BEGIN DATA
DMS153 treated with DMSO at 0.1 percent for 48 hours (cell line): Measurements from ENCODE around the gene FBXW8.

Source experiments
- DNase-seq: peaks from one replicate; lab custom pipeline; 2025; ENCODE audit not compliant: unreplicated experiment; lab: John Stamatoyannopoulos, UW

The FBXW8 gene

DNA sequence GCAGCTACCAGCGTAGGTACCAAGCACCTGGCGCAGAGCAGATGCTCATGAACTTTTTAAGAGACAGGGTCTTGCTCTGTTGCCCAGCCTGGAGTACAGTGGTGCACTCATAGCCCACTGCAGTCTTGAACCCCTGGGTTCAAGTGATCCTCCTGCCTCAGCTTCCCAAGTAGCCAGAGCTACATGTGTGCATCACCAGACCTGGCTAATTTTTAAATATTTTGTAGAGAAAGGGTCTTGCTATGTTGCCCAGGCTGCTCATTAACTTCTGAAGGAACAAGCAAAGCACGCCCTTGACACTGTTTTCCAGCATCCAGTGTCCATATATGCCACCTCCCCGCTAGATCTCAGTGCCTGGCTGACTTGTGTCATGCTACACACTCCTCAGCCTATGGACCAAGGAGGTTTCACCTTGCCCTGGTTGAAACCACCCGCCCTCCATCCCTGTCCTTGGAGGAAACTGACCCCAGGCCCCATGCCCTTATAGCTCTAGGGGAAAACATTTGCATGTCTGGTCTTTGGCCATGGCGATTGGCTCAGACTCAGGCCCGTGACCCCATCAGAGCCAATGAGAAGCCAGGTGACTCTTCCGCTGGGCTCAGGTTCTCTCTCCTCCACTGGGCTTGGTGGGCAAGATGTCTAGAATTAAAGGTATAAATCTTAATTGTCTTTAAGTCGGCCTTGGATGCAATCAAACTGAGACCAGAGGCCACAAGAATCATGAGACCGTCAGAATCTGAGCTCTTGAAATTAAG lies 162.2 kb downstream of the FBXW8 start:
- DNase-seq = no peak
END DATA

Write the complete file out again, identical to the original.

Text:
DMS153 treated with DMSO at 0.1 percent for 48 hours (cell line): Measurements from ENCODE around the gene FBXW8.

Source experiments
- DNase-seq: peaks from one replicate; lab custom pipeline; 2025; ENCODE audit not compliant: unreplicated experiment; lab: John Stamatoyannopoulos, UW

The FBXW8 gene

DNA sequence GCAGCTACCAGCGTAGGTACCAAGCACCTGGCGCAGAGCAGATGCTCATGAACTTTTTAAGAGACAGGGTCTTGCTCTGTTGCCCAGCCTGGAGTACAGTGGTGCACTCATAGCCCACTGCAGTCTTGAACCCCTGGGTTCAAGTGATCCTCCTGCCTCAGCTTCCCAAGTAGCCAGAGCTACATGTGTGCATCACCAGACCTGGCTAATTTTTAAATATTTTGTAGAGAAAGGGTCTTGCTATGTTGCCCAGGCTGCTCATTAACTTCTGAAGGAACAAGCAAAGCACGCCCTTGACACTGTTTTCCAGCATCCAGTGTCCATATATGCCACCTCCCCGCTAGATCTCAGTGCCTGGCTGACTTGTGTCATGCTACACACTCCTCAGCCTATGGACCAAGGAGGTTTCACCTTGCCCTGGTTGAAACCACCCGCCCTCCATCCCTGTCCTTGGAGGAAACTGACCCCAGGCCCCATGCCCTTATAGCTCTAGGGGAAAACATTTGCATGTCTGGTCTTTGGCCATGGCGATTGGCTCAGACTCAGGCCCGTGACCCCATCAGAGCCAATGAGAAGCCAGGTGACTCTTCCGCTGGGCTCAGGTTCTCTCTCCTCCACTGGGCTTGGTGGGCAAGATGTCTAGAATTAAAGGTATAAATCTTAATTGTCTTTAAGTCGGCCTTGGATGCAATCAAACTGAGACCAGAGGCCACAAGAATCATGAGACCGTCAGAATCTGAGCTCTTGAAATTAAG lies 162.2 kb downstream of the FBXW8 start:
- DNase-seq = no peak